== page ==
Ladner writes that, “Education Savings Accounts bring Milton Friedman’s original school voucher idea into the 21st century.” He lays out all the usual reasons for why, in his opinion, public schools are failing. He claims that public education is a 20th century “factory” model. In reality, what could be more factory-like than “reform” standards such as high stakes testing, teaching to the test,virtual learning and student data obsession?

Of course, Ladner blames teachers unions and school boards while ignoring the trauma of poverty and hostile legislation. On one hand he extols parental “choice,” on the other hand he decries the locally elected voice of school boards as “monopolies.”

Camel’s nose under the tent

Florida already has several forms of vouchers. There’s the aforementioned Corporate Tax Credit Voucher, Voluntary Pre-K, McKay Scholarship for Exceptional Education Students (ESE) students and a targeted ESA program called the Gardiner Personal Learning Account that expanded the pool of eligible ESE students to include 504 classifications and requires recipients to relinquish their right to public education.

School reformers have been busy. Since 2014, Arizona, Nevada, Florida, Mississippi and Tennessee have adopted ESA programs.  The easiest first step is to write legislation that covers ESE students. That’s the so-called “nose under the tent.”  Once that happens the door is open for states to pursue Education Savings Accounts for every child while launching a wholesale conversion of existing voucher programs.

Zero proof exists that ESAs are better than public schools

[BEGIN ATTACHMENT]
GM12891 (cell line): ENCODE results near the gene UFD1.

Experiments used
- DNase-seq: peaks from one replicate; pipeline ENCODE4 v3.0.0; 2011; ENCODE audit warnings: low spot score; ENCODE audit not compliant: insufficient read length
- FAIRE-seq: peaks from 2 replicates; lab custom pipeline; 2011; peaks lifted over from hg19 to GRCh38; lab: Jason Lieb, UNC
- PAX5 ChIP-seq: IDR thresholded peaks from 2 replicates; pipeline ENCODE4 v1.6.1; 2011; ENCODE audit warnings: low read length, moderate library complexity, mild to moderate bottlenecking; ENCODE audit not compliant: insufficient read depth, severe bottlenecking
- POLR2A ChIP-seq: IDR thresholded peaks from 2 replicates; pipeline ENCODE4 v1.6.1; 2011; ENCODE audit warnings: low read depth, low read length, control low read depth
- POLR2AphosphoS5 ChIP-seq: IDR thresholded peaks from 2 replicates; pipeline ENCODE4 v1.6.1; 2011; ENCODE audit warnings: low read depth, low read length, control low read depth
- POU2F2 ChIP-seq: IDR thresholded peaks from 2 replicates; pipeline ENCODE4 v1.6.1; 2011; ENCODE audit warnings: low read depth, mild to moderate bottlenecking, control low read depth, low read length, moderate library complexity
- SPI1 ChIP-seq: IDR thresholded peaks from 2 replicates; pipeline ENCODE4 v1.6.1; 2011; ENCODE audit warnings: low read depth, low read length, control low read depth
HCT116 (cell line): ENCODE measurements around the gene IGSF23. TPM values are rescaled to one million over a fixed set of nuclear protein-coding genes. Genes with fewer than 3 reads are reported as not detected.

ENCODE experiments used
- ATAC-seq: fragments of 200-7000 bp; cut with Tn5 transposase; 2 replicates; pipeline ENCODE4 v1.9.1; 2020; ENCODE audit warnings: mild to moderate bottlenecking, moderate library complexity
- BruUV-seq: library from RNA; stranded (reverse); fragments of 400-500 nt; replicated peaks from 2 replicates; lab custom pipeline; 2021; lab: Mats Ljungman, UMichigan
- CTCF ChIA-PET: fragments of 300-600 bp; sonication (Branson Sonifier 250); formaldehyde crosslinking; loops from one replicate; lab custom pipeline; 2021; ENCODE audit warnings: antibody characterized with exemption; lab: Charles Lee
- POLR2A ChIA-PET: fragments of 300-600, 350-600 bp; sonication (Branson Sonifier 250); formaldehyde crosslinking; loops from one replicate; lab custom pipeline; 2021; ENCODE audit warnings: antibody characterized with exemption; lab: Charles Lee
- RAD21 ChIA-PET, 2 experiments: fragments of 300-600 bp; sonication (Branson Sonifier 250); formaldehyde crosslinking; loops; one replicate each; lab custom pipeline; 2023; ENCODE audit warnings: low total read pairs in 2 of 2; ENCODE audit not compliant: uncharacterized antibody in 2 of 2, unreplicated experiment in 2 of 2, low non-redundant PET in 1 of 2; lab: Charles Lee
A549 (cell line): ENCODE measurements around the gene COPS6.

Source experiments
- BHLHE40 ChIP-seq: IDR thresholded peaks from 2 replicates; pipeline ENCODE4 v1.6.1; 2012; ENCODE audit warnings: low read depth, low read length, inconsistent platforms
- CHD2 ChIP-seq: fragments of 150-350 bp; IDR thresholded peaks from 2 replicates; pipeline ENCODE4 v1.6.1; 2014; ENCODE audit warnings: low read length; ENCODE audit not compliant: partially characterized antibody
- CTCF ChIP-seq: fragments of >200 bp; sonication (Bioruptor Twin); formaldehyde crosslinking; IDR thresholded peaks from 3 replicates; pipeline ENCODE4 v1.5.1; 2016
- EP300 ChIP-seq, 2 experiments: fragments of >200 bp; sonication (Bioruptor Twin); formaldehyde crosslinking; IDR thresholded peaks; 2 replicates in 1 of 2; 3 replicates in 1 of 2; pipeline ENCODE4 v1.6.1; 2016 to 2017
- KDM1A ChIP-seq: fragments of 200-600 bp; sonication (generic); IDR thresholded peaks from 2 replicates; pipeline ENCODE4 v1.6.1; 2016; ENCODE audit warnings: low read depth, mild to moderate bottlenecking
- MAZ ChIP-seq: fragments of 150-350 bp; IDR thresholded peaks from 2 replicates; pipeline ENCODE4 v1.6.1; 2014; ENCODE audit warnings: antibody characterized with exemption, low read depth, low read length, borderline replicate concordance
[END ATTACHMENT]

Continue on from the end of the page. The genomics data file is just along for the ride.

There is an assumption that handing tax funded Education Savings Accounts over to parents will transform them into discerning consumers and thereby “providers will have powerful incentives to compete on the basis of both quality and cost.” That’s the thinking that destroyed thousands of healthy mom and pop businesses across the nation and left us with Walmart. Put another way, should we allow our children to be used as guinea pigs to prove whether consumers control the market or the market controls consumers?

One thing is clear, voters, teachers, parents and children have been gamed by high stakes test and punish reforms. The past 15 years of notions such as “failure factories,” “ineffective teachers,” “status quo,” “merit pay,” “Common Core,” “mandatory third grade retention” and “choice” are the semantics of a scheme. All the high stakes discomfort, micromanagement, cruelty and humiliation vectored toward teachers and children were never about improving or investing in public education. If it were, why would Matthew Ladner write this?